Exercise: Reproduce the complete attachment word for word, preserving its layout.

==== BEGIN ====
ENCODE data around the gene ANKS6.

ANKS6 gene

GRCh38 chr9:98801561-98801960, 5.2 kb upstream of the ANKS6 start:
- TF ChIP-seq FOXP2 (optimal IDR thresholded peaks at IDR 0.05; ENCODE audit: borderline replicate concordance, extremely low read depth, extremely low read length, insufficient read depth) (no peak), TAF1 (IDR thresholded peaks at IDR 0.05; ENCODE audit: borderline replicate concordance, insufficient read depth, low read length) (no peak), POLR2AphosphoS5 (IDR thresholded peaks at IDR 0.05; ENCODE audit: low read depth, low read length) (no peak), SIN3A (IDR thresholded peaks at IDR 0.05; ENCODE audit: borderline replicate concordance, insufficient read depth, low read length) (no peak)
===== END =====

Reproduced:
ENCODE data around the gene ANKS6.

ANKS6 gene

GRCh38 chr9:98801561-98801960, 5.2 kb upstream of the ANKS6 start:
- TF ChIP-seq FOXP2 (optimal IDR thresholded peaks at IDR 0.05; ENCODE audit: borderline replicate concordance, extremely low read depth, extremely low read length, insufficient read depth) (no peak), TAF1 (IDR thresholded peaks at IDR 0.05; ENCODE audit: borderline replicate concordance, insufficient read depth, low read length) (no peak), POLR2AphosphoS5 (IDR thresholded peaks at IDR 0.05; ENCODE audit: low read depth, low read length) (no peak), SIN3A (IDR thresholded peaks at IDR 0.05; ENCODE audit: borderline replicate concordance, insufficient read depth, low read length) (no peak)